Academic Year 2018/19

Higher Level Learners in England

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Published

This ad hoc statistical publication presents an overview of participation in higher-level learning at Further Education Providers (FEPs) and Higher Education Providers (HEPs) for English-domiciled learners in England in the academic year 2018/19. Throughout this publication, higher-level learning refers to learning at National Qualifications Framework (NQF) levels 4 to 8. Qualifications covered are at a higher level than A levels or equivalent, and include a range of qualification aims, such as foundation degrees, first degrees and Doctorates.

The statistics provide a holistic view of higher-level learning across the further and higher education sectors. All types of learning are covered, including OfS-recognised higher education (recognised by the Office for Students for funding purposes and generally eligible for student loan support), Apprenticeships (funded by the Education and Skills Funding Agency and employers, where students earn whilst learning) and institutional credit (bite-sized, standalone modules of learning which are not regarded as full qualifications).

The statistics show how higher-level skills provision was organised in 2018/19 and aid our understanding of the potential impacts of the government’s skills reforms. In particular, it will assist future policy understanding for Higher Technical Qualification (HTQ) reform and the flexible Lifelong Loan Entitlement (LLE).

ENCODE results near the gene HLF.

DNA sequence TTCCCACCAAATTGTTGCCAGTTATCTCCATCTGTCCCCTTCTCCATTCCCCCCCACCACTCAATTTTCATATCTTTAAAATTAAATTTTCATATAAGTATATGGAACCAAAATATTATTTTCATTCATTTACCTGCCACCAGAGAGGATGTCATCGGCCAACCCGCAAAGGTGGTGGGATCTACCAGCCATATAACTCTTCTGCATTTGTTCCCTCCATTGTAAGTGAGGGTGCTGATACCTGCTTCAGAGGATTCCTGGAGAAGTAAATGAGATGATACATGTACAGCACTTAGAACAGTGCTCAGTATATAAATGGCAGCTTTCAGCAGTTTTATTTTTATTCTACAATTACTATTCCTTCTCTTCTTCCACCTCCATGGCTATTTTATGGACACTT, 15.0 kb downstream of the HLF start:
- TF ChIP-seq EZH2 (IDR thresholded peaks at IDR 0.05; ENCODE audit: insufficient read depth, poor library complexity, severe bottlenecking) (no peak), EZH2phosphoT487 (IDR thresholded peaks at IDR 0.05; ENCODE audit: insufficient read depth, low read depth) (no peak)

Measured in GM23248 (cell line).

The publication presents analysis of the further and higher education sectors after combining two separate data sources:

  • The Education and Skills Funding Agency’s (ESFA) Individualised Learner Record (ILR) data for FEPs, and
  • The Higher Education Statistics Agency’s (HESA) Student and Alternative Student records for HEPs.

Statistics on learning in further and higher education have typically been published as separate publications. This makes it complicated to quantify the totality of learning that happens at education levels 4 to 8. Combined FE and HE statistics are particularly important for understanding learning at education levels 4 and 5, as this is delivered roughly equally across both sectors.

Academic year 2018/19 data is the latest year published. Whilst DfE holds data for 2019/20, this still needs extensive data processing which has not been completed. DfE is publishing the analysis that is readily available now, to meet user needs on transparency, timeliness and quality. 

DfE would welcome feedback on this release, including whether it ought to be updated in future, and which data categorisations are more useful and relevant to users. If you have feedback, please email your comments to he.statistics@education.gov.uk.